Duncan Sperry's debut novel is called Fault Line . The title refers to the physical cracks across the planet which often lead to political divisions.

Pakistan's border is an example which figures in his book. Tensions between Pakistan, India and China run high where steep mountains and deep valleys separate people.

Duncan is fascinated by how the geological fault lines which create beautiful scenery can also carve ugly differences. It has long been this way. But, he says, the risk of fault lines around the world fracturing is greater than ever.

"What's changed over the years is the ability of the little guy to use weapons and all types of means to put themselves in the same position as the big guys. Whether that's the Taliban, IS, various factions on the Indian sub-continent or individual terrorists, there is the ability to create chaos with very little resources.

"You go back to my childhood and you had east and west, the Cold War. That's all dissolved. 'Know thine enemy.' It's now 'Who is mine enemy?' The book tries to reflect that complete unknown of who we're dealing with. It causes geographical and political lines to blur. My interest is how the geo-political chaos plays out."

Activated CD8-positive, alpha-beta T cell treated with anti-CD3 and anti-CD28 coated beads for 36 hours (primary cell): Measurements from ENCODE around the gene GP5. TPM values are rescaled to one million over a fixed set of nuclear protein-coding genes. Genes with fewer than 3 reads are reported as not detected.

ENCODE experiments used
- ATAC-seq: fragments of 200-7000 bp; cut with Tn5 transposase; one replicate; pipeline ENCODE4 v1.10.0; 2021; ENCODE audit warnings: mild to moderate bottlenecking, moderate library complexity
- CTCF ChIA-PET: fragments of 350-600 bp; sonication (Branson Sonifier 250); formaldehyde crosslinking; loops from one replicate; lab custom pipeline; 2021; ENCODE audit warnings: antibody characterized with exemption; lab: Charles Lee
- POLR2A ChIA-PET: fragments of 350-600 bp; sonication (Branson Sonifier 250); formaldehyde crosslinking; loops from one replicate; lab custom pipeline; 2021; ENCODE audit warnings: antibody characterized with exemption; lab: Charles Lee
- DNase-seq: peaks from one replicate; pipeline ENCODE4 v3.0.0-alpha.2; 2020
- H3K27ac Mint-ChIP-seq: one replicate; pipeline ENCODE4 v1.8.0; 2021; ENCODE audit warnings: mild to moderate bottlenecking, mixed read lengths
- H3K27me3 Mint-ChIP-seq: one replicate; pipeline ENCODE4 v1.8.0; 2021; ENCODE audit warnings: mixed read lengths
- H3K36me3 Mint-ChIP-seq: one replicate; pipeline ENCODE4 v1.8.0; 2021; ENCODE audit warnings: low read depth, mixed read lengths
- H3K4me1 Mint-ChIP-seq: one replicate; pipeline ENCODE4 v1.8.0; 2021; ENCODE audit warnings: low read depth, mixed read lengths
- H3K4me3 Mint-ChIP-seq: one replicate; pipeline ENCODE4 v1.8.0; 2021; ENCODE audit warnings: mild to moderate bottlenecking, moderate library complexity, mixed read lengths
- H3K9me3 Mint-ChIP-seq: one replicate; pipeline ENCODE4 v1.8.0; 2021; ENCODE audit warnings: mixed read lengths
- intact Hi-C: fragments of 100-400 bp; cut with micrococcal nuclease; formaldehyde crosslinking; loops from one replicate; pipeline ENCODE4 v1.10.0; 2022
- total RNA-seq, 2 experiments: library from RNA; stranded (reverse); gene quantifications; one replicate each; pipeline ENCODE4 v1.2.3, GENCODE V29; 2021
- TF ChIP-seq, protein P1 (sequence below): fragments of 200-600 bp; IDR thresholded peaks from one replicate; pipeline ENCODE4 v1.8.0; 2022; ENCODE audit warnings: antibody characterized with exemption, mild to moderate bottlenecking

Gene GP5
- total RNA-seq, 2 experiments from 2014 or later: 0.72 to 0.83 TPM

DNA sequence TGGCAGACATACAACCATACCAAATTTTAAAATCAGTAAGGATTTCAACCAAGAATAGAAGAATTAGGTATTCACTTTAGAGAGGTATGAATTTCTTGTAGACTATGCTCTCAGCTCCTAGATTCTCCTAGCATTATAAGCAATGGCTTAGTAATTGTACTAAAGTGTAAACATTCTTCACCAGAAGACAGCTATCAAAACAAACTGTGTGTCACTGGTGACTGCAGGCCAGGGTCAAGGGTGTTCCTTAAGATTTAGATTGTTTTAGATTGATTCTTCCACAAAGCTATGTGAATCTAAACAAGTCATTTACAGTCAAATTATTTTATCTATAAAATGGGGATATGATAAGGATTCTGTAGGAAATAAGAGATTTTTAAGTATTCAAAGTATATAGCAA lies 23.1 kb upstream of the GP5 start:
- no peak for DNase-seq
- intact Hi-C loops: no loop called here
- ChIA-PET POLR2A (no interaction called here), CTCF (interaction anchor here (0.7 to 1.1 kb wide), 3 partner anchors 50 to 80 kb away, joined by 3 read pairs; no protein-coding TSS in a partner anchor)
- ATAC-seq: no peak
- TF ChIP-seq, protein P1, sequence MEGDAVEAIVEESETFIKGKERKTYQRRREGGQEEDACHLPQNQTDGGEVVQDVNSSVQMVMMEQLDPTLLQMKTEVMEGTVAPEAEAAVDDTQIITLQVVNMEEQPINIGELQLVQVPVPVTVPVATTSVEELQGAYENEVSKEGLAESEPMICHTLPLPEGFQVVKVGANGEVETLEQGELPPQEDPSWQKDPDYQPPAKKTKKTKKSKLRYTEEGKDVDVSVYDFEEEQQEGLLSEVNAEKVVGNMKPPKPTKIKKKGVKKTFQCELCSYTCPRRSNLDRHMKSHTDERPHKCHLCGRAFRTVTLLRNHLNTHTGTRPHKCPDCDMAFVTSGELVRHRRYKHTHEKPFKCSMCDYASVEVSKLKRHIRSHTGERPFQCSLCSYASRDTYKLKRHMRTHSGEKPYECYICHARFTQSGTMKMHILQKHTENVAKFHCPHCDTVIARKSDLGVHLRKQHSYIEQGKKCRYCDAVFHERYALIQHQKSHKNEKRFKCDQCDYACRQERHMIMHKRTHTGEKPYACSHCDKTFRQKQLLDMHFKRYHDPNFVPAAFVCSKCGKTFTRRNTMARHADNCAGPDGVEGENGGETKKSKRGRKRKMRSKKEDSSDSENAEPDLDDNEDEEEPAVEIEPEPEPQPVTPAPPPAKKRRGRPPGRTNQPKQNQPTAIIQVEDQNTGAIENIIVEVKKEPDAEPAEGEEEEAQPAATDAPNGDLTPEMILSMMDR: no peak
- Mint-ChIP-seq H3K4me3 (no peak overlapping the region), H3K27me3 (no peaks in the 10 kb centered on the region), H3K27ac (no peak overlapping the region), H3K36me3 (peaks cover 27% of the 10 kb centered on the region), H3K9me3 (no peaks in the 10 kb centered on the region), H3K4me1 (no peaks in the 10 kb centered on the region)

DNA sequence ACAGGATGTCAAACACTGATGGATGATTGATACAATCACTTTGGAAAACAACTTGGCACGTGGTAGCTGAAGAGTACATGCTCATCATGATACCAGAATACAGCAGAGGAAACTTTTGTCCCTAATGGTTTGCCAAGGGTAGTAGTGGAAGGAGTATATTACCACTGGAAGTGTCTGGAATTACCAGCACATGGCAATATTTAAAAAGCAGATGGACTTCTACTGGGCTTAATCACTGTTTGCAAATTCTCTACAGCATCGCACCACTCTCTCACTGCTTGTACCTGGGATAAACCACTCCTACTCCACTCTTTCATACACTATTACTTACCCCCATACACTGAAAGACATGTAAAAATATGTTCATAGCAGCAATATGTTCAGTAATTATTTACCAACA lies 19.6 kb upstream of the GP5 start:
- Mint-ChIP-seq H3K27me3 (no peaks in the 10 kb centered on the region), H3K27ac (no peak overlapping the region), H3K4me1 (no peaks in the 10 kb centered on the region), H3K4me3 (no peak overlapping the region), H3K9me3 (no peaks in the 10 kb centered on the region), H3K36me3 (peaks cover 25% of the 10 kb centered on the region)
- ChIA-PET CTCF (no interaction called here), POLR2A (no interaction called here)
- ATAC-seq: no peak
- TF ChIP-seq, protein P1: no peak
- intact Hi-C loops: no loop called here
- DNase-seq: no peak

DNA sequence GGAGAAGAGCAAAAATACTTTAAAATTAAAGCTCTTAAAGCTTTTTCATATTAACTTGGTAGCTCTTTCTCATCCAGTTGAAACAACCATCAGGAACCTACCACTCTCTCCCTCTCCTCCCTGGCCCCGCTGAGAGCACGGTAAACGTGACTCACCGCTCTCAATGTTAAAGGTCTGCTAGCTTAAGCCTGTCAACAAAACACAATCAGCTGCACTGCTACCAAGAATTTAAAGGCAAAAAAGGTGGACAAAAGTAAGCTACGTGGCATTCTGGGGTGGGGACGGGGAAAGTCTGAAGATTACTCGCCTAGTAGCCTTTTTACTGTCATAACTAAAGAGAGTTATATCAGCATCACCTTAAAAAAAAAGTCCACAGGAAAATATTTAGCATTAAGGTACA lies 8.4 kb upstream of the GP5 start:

Such concerns have been sparked by Duncan's varied experiences. A youthful-looking 60, he spent seven years as an army captain and has travelled the world as a mountaineer and a businessman.

Sandhurst-trained, he has the quiet confidence you might expect of an officer. It's easy to imagine this relaxed demeanour serving him well during his work in more than 40 countries. Duncan has spent much time in the Middle East, South East Asia and the Indian subcontinent.